Spicy Vegan Lentil Dahl Recipe

Spicy Indian Lentils
The Spruce
Ratings (115)
  • Total: 45 mins
  • Prep: 10 mins
  • Cook: 35 mins
  • Yield: 4 Portions (4 Servings)
Nutritional Guidelines (per serving)
298 Calories
5g Fat
49g Carbs
18g Protein
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Nutrition Facts
Servings: 4 Portions (4 Servings)
Amount per serving
Calories 298
% Daily Value*
Total Fat 5g 6%
Saturated Fat 1g 4%
Cholesterol 0mg 0%
Sodium 1316mg 57%
Total Carbohydrate 49g 18%
Dietary Fiber 7g 26%
Protein 18g
Calcium 116mg 9%
*The % Daily Value (DV) tells you how much a nutrient in a food serving contributes to a daily diet. 2,000 calories a day is used for general nutrition advice.
(Nutrition information is calculated using an ingredient database and should be considered an estimate.)

Dahl, which is also often spelled dhal, daal, and dal, is essentially a thick South-Asian-inspired red lentil stew that is often prepared with ghee or clarified butter. This lentil India dish uses a little sesame oil for depth and flavor in place of the ghee to make it vegan.

There ​is actually a wide range of dahls made from many different types of lentils and other vegetables called "pulses." Dried and split, they are cooked with various different spices, meats, and vegetables. Options include red and yellow lentils, mung beans, lobiya (black-eyed peas), and chickpeas among others. It's easy to modify a dahl to make it mild or spicy or to create a full dah-based meal or a side dish.

This simple dahl soup is a favorite go-to recipe as it is easy to prepare with pantry staples and quick to make in one pot. It can also be doubled or tripled when you have a lot of mouths to feed for a large family gathering or a birthday party. It is also a great to-go leftover lunch that can be served with naan and tea.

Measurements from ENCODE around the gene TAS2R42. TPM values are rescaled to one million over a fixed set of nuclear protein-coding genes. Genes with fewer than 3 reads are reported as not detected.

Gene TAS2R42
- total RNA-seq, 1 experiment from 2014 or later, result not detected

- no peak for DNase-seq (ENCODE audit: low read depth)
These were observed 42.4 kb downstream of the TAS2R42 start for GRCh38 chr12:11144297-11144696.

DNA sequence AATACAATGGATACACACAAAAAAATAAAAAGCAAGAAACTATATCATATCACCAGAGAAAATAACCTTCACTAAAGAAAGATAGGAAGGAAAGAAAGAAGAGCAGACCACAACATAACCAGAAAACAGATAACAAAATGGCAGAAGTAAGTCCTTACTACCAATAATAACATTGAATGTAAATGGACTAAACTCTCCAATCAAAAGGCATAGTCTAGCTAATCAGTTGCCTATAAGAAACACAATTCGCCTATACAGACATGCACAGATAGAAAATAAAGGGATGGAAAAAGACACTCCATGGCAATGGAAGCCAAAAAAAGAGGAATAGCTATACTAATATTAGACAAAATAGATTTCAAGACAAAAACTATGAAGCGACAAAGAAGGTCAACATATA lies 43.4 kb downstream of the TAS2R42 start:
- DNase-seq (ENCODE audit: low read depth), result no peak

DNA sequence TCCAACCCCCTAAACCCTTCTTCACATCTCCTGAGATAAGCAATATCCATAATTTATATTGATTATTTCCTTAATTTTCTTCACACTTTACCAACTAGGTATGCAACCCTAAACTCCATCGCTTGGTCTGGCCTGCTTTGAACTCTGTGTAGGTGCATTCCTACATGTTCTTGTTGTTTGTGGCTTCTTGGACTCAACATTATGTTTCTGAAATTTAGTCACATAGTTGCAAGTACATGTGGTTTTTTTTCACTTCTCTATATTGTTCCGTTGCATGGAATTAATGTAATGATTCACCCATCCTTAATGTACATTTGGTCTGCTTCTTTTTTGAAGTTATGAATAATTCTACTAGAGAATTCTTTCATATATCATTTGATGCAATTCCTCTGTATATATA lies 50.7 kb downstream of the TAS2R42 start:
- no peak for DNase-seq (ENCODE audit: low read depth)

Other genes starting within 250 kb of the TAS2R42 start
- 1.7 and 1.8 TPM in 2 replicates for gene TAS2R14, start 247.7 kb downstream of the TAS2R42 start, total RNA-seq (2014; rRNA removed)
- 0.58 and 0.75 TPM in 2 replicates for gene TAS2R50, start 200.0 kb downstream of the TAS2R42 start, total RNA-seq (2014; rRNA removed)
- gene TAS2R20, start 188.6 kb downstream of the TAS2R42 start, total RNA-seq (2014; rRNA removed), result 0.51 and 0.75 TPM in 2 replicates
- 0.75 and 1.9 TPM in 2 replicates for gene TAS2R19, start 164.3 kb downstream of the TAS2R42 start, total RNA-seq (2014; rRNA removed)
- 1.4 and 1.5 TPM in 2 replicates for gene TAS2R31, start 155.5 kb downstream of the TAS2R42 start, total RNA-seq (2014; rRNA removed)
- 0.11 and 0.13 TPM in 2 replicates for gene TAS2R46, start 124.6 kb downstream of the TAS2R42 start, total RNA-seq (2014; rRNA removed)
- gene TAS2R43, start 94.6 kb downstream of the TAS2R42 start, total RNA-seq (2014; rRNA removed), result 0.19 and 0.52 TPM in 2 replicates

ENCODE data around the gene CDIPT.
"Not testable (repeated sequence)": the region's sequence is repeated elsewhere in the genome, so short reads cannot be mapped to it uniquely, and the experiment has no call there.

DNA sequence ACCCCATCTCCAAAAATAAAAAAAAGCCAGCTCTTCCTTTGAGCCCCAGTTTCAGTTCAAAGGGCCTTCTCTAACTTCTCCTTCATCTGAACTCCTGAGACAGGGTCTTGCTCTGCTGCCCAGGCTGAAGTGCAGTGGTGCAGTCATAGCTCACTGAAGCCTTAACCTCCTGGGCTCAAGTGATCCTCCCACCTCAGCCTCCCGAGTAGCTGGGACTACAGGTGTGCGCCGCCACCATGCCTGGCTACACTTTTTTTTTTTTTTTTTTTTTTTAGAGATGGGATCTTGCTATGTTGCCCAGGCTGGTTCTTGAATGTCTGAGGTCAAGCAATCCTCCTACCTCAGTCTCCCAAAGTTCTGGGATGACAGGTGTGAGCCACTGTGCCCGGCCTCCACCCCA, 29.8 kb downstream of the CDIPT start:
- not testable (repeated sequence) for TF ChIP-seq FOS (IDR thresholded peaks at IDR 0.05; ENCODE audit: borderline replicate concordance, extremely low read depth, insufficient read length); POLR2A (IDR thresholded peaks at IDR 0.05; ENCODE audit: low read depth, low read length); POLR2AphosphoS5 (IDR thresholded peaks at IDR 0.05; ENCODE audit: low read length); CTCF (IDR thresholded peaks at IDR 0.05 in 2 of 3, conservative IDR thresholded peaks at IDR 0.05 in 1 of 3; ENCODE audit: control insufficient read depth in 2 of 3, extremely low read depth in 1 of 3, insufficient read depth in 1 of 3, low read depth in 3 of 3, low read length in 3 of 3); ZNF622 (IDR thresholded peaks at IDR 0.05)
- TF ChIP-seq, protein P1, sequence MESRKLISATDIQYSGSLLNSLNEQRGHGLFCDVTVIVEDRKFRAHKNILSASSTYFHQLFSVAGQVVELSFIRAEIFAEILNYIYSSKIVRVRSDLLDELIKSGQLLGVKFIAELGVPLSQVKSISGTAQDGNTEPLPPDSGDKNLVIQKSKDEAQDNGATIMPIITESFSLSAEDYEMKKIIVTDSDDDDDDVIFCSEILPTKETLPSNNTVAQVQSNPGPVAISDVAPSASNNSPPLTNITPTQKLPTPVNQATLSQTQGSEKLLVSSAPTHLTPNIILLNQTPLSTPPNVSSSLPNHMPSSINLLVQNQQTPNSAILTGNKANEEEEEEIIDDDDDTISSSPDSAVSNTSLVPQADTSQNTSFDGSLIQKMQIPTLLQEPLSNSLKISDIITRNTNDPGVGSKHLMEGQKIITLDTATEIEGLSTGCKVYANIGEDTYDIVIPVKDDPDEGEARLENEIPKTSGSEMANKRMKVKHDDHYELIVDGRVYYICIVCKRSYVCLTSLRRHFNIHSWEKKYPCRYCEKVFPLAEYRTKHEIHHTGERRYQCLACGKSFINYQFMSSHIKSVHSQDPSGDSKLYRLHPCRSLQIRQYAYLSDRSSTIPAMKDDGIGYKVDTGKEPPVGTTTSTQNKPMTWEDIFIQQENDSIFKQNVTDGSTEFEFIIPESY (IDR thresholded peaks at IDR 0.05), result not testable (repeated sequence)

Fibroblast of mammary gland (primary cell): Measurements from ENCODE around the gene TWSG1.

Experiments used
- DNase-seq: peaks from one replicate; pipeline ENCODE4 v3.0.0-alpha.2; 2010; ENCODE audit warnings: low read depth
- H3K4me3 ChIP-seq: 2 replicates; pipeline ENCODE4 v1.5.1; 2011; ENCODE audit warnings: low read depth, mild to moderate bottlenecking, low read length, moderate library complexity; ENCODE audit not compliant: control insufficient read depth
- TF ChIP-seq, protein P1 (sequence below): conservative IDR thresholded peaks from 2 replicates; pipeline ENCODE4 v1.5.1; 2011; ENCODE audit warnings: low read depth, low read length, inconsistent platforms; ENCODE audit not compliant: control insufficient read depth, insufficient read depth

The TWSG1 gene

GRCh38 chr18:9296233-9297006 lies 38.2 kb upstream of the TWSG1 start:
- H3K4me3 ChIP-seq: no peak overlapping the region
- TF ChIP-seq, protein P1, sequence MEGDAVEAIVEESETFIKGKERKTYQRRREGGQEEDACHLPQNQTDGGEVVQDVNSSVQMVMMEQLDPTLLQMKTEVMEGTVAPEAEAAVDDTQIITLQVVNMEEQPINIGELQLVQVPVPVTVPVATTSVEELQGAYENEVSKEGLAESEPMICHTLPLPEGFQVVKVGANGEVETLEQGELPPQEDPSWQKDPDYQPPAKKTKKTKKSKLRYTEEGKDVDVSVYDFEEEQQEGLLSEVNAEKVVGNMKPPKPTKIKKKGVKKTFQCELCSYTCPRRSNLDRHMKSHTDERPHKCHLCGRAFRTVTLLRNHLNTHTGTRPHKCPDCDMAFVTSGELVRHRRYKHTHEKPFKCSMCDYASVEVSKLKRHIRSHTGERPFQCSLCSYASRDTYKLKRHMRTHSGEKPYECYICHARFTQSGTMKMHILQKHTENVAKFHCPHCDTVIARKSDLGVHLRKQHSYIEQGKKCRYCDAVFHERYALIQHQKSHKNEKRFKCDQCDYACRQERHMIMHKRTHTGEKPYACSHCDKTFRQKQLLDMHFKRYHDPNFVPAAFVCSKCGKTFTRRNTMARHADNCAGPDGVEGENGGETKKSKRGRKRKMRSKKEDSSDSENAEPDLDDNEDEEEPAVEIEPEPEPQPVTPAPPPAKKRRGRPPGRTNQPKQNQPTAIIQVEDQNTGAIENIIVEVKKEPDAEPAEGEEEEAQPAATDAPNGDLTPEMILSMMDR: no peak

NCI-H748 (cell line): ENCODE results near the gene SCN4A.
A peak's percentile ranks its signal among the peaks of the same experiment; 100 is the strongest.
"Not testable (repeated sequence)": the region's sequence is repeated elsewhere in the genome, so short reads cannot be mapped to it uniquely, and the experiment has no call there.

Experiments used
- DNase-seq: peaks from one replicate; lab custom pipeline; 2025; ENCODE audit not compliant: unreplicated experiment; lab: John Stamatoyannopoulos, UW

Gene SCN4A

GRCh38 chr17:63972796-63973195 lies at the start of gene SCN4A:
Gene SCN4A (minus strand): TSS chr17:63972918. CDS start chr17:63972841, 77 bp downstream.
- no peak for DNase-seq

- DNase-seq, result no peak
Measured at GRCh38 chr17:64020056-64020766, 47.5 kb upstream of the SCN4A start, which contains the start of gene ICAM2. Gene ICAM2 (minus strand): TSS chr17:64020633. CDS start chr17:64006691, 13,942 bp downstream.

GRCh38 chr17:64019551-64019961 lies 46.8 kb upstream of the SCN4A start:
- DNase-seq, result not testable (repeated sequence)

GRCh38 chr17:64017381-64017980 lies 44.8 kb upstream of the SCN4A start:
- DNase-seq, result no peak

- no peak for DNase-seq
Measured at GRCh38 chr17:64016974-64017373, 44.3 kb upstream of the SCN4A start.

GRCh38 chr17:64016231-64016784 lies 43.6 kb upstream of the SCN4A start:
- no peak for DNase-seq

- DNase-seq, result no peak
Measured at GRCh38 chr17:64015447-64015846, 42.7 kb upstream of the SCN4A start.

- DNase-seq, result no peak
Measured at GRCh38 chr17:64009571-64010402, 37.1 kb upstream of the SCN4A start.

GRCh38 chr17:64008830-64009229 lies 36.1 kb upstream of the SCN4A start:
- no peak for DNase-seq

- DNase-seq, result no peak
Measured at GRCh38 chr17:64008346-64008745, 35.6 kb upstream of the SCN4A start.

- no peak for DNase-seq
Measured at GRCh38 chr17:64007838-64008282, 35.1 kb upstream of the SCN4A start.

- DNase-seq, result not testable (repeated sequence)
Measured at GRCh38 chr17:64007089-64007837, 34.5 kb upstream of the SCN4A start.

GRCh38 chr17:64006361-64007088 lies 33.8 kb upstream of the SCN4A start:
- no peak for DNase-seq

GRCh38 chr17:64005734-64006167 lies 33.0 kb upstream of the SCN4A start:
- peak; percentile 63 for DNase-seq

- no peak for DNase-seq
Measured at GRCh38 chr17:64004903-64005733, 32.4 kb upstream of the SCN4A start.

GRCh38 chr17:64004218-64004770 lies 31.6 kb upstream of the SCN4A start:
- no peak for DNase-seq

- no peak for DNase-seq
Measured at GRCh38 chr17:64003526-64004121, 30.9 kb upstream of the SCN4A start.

Ingredients

  • 1 tablespoon sesame oil (or, alternatively, olive oil)
  • 1 cup white onion (finely chopped)
  • 2 cloves garlic (finely chopped)
  • 1 tablespoon fresh ginger (finely chopped)
  • 4 cups water (or vegetable broth)
  • 1 cup dried red lentils (rinsed and picked over)
  • 1 teaspoon ground cumin
  • 1 teaspoon ground coriander
  • 1 teaspoon ground turmeric
  • 1/4 teaspoon ground cardamom
  • 1/4 teaspoon ground cinnamon
  • 1/4 teaspoon cayenne pepper
  • 1 teaspoon salt (or to taste)
  • 2 tablespoon tomato paste

Steps to Make It

  1. In a 3-quart stockpot or other medium-sized soup pot, heat the sesame oil over medium heat. Once the oil is hot, add the onion, garlic, and ginger. Cook, stirring often, until the onions are translucent, about 6 minutes.

    saute veggies
     The Spruce
  2. Stirring constantly, add the water or broth, lentils, spices, and salt. Bring to a low boil, then turn down the heat to low, cover and let the soup simmer for about 20 minutes, or until lentils are very tender.

    add sauce
     The Spruce
  3. Stir in the tomato paste until well combined. Cook several minutes more, or until the soup is desired temperature and consistency, adding more water to the dahl if needed. Serve hot with flatbread and garnish with a dollop of dairy-free soy yogurt if desired.

Tips

  • While dahl can certainly be eaten alone, it's sometimes served with a hearty grain. Basmati rice and quinoa are the usual accompaniments.
  • Dahl can also be served with roti, an Indian bread, or naan.
  • For a bright finish, top the dahl with chopped fresh cilantro.
  • If you're serving a lot of guests, you can have red pepper flakes available so that others can control the heat.

Variations

  • Indian cuisine is known to be on the spicy side, but it doesn't have to be. To dial down the kick, omit the cayenne pepper.
  • Add green chilies without the seeds instead as this will enhance the flavor of the overall dish, without adding much spice.
  • For a slight taste and color variation, use a finely chopped red onion.